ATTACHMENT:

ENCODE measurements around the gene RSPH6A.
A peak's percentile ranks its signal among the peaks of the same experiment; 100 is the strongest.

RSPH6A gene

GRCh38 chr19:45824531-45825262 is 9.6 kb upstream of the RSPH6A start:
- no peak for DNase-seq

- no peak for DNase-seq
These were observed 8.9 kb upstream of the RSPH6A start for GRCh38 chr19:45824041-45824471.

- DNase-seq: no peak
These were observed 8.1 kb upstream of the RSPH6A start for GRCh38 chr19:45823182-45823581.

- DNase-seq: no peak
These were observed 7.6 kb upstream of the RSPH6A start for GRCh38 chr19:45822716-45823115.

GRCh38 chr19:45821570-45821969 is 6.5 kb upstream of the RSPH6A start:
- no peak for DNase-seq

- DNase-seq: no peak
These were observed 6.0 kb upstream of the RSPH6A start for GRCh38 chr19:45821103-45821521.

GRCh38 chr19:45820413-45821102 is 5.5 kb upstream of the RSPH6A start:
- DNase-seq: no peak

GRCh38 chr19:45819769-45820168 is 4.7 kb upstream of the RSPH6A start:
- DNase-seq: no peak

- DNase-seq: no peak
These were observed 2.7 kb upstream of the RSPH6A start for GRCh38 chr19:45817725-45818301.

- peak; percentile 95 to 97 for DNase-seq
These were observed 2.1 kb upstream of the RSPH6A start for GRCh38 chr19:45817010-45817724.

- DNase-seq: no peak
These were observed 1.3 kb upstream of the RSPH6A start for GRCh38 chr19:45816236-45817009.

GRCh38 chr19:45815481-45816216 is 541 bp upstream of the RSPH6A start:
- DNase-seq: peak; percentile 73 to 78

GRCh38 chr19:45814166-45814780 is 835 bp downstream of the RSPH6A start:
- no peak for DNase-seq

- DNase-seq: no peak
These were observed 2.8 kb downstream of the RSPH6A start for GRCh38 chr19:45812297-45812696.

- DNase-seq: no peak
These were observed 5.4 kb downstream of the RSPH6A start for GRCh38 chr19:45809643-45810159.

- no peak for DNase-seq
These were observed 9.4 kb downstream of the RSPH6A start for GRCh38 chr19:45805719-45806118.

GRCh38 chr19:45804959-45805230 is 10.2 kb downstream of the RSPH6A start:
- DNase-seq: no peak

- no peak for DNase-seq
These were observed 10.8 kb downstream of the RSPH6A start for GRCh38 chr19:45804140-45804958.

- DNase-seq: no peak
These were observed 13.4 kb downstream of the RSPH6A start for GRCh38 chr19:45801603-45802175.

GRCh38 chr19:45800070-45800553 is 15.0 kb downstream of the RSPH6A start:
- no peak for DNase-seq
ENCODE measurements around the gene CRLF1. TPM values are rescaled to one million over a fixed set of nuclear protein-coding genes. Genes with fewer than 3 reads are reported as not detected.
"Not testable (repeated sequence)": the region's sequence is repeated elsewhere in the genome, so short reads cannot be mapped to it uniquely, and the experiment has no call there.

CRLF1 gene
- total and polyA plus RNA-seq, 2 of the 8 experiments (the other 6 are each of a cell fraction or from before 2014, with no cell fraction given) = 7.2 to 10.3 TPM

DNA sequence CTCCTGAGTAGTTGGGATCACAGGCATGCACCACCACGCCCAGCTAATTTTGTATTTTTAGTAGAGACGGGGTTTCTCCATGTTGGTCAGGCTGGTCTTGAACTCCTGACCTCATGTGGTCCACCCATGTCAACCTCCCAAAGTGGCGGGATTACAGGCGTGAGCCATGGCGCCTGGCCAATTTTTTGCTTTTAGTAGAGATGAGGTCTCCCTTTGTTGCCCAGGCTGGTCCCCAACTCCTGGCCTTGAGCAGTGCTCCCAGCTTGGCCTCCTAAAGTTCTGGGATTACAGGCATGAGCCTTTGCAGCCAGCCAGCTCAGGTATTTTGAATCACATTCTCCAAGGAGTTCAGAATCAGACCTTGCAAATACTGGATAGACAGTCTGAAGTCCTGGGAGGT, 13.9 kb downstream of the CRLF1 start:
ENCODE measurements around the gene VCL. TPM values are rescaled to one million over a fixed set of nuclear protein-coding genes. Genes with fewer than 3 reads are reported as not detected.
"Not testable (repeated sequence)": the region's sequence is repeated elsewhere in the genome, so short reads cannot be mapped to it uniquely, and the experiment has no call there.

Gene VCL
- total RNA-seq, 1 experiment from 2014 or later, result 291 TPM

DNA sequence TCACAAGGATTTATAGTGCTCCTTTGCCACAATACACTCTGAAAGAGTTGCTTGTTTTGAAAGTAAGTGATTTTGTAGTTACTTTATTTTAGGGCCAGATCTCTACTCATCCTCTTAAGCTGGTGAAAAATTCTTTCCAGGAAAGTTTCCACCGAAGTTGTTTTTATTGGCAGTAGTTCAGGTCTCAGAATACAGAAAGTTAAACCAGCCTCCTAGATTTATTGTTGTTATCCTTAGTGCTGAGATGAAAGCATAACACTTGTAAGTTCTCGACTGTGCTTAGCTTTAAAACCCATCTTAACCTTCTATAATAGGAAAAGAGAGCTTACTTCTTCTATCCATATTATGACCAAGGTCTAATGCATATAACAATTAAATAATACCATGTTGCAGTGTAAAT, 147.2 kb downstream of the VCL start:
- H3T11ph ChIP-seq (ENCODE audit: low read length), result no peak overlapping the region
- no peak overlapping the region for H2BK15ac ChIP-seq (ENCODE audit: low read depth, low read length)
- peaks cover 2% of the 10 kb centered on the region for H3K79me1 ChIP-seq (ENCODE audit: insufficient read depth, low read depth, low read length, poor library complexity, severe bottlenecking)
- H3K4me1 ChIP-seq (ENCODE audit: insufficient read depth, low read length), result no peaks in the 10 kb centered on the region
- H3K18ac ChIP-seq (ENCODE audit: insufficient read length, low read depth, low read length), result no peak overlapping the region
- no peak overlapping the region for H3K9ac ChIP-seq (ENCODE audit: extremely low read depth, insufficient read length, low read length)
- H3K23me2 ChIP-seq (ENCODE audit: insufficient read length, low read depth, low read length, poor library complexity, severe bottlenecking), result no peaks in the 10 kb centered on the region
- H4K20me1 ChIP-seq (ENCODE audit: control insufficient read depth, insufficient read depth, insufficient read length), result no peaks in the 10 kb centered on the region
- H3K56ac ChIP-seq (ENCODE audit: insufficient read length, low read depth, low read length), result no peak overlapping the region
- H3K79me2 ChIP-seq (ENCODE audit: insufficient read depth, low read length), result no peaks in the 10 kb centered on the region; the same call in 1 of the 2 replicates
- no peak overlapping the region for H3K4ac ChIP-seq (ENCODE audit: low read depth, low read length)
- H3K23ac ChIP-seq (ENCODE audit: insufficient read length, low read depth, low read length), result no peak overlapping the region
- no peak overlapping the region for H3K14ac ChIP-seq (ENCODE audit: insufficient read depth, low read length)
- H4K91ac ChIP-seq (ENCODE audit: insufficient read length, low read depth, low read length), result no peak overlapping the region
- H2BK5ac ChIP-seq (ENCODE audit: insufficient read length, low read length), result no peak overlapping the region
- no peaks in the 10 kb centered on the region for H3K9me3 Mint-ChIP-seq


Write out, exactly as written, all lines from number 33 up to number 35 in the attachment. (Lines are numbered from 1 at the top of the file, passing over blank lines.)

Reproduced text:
These were observed 5.4 kb downstream of the RSPH6A start for GRCh38 chr19:45809643-45810159.

- no peak for DNase-seq
These were observed 9.4 kb downstream of the RSPH6A start for GRCh38 chr19:45805719-45806118.